Accenture Updates the Laser Light Show for the Digital Age

Accenture announced in a press release today that they’ve sponsored a musical composition that takes its inspiration from a computer-generated sentiment analysis of 600 pages of business articles on topics such as cyber security and the Internet of Things. The piece will be performed in the Louvre tonight (20 September 2016) by a full symphony orchestra, accompanied by an artistic visualization created by a data visualist. The work is the result of a collaboration between technologist Hannah Davis (creator of TransProse, software which tags common words in literature to eight different emotions) and composer Mathieu Lamboley.

Given that business writing tends to be rife with jargon-filled phrases such as “…create sustainable value for… stakeholders…”, or “…envision and execute industry-specific strategies that support enterprise wide transformation” (to pick just two examples from Accenture’s “About Accenture” boilerplate statement), it’s questionable whether the subject matter in question represents the most fruitful application of these young artists’ talents, but as any artist who’s ever had to depend on a wealthy benefactor can attest, he who pays the piper calls the tune. It’s not clear what, if anything, this has to do with strategy, aside from obviously being part of Accenture’s own marketing strategy. But while it certainly appears to be a fairly transparent (and expensive) marketing ploy, it is at least a novel one, and it’s encouraging to see the firm sponsoring the creation of original works of art.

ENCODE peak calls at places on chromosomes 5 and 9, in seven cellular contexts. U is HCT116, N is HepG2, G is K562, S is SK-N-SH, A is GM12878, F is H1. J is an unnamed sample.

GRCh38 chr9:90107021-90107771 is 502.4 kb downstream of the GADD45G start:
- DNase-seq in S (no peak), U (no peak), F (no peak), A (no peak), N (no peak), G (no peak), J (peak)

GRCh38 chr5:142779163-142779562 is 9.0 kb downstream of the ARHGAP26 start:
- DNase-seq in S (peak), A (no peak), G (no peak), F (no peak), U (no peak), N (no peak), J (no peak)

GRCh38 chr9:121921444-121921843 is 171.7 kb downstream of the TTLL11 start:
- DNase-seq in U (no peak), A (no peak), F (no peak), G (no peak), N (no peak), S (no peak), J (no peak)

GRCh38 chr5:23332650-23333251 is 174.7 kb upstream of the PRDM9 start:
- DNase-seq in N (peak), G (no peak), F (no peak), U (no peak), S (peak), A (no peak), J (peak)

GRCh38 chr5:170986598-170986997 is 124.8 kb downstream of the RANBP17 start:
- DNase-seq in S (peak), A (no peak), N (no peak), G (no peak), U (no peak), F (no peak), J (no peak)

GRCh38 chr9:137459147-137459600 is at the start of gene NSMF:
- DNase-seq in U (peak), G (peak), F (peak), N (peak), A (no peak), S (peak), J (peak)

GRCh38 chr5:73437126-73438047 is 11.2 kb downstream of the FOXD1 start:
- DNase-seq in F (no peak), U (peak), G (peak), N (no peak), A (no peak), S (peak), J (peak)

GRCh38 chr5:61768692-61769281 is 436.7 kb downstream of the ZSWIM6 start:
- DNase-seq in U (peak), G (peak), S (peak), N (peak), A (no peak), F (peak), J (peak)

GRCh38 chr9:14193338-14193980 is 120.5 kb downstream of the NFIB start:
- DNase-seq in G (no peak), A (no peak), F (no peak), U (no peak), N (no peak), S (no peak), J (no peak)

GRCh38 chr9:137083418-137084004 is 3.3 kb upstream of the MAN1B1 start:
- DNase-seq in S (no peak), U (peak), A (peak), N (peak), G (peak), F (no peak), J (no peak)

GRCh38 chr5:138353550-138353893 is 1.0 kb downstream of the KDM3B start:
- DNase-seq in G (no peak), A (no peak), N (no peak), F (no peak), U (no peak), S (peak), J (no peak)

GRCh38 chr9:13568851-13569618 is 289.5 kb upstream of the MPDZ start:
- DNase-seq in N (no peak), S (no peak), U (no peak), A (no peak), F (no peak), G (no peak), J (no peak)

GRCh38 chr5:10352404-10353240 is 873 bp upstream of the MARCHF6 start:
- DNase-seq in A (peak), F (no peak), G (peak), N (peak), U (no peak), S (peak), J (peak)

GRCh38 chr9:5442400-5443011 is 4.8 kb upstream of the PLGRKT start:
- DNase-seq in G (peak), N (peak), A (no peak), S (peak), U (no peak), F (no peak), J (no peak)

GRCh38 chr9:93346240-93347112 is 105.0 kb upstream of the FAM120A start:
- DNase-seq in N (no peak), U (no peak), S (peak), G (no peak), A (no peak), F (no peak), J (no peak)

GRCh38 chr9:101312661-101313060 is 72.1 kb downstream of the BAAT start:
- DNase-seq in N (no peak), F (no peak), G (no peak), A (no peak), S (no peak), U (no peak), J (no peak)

So what does a computer-human musical collaboration inspired by the emotional content of business buzzwords sound like? I’m sorry, but I’m not even going to attempt to describe it (it has been said that writing about music is like dancing about architecture, but this is taking things to a new level) – you’ll just have to be the judge of that yourself. Accenture is live streaming the performance tonight, but if you can’t wait that long, you can get an initial sense of the composition from the snippets the firm has uploaded to YouTube.